In the last week of May, we had an extraordinary opportunity to attend the Siinda Live conference in Berlin. This event brought together participants from all over Europe and served as a platform for networking, idea exchange, and inspiration. In this article, Founder newage. Oleksiy Lyakh, a conference speaker, will share his experience of the event and provide an overview of our presentation.
How the Siinda Live Berlin Conference Unfolded
Siinda is an international organization that brings together companies operating in the “Yellow Pages” niche. Following the progress of the Yellow Pages, web pages have become the norm, irrespective of their color. However, this niche can still be considered as such.
We offered Siinda a presentation on technical topics based on our own expertise, but the organization was particularly interested in our agency’s experience of continuing operations despite the war. Therefore, we prepared a presentation on this subject, and for a few days, I found myself in the friendly company of representatives from hundreds of digital businesses: publishers, classifieds, advertising agencies, and tech startups.
Incredible Organization Level
During the pandemic, the world grew accustomed to virtual events, and Siinda Live Berlin reminded us how a professional conference should actually be conducted. The atmosphere was incredibly pleasant and cozy throughout. Around 150–200 people gathered live, everyone was open-minded, attentive to one another, and engaged in conversations. The organization was top-notch.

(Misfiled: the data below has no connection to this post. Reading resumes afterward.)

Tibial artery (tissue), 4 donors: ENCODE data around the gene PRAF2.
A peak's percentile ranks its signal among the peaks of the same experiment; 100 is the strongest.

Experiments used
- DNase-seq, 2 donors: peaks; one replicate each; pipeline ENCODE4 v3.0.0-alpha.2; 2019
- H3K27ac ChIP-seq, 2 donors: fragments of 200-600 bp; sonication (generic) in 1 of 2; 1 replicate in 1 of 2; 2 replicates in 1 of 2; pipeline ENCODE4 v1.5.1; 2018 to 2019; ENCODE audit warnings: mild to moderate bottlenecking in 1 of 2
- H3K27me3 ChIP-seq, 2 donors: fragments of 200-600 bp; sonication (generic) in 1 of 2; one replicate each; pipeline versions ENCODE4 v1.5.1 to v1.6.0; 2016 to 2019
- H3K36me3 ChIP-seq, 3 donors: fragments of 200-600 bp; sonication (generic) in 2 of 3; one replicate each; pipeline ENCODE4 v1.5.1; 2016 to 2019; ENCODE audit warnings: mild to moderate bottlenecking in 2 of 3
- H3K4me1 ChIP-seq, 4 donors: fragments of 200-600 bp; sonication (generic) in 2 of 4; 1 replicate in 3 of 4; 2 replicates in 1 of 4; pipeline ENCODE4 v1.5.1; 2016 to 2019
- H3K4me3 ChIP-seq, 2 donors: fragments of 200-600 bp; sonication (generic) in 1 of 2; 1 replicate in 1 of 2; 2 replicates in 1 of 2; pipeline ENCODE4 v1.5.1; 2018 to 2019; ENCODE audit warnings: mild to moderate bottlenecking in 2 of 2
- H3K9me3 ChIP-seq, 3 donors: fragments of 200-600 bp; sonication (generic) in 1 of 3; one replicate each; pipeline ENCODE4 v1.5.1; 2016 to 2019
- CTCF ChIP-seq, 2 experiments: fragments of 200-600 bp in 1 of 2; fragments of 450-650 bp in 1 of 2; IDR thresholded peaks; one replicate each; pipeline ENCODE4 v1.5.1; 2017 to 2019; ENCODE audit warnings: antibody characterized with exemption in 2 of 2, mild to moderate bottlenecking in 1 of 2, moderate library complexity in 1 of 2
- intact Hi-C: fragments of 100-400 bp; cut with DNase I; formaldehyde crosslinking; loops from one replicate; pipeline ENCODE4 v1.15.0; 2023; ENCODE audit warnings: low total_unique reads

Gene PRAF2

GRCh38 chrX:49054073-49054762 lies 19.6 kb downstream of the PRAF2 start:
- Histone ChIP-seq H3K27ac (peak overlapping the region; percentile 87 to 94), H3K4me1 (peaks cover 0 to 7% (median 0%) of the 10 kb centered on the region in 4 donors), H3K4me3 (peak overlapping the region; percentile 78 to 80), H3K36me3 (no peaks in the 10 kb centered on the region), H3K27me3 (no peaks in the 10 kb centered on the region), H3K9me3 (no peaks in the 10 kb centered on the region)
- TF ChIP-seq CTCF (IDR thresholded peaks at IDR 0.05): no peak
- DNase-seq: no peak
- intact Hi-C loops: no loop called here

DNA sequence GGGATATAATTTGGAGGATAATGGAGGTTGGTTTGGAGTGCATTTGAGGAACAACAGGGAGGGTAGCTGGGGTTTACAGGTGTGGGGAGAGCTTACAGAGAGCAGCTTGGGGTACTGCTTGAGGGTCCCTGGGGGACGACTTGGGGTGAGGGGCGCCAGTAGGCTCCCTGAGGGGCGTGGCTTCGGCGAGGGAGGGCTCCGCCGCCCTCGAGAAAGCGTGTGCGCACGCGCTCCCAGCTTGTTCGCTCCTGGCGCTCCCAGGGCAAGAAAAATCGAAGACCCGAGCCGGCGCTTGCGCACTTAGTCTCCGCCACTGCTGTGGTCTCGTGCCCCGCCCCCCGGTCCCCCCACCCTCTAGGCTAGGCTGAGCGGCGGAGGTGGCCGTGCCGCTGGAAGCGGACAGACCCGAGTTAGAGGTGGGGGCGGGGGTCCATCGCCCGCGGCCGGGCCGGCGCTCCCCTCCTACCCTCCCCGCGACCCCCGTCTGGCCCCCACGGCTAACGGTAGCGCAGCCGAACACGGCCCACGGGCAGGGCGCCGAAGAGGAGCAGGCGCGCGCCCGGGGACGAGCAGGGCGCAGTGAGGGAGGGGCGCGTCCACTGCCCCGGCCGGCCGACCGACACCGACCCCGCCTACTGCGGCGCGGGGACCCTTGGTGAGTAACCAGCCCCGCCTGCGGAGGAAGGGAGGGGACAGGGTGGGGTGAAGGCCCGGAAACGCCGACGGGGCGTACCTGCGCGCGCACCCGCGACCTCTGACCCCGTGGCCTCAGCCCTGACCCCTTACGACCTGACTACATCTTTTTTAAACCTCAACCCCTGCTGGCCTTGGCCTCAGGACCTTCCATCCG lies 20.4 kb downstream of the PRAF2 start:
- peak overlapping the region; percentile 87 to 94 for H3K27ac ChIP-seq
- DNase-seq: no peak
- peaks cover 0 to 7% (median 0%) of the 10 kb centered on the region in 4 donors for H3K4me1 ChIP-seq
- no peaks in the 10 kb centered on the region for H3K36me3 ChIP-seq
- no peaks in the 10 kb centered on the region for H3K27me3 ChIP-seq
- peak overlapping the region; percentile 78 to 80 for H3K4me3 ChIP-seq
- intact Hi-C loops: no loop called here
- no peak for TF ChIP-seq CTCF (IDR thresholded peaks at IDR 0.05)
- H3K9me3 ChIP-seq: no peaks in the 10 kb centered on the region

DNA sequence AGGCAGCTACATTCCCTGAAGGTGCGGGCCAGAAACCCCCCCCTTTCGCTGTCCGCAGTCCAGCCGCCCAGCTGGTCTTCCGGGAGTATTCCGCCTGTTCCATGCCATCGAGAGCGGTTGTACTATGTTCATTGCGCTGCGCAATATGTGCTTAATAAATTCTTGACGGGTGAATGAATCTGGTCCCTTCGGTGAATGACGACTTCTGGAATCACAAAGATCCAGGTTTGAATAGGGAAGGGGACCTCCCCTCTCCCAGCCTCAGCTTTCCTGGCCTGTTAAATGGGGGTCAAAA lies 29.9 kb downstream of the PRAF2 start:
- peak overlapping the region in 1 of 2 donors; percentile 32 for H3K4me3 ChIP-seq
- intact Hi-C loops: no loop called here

The four days of the conference were packed with exciting activities, not only those directly related to work. The organizers put in a genuine effort to ensure that participants not only enhance their professional skills but also have the opportunity to get to know each other and explore Berlin.
I had been to the capital of Germany before, but this time I was able to experience the city from a completely new and unexpected perspective. Each evening, participants were invited to have dinner at various historical locations. And every morning, 15-20 of the most dedicated individuals (including myself) went for a run in the city center.
Presentation by newage. at Siinda
Despite the incredible additional entertainment, the main focus of the conference was the exchange of experiences through presentations, workshops, and speeches.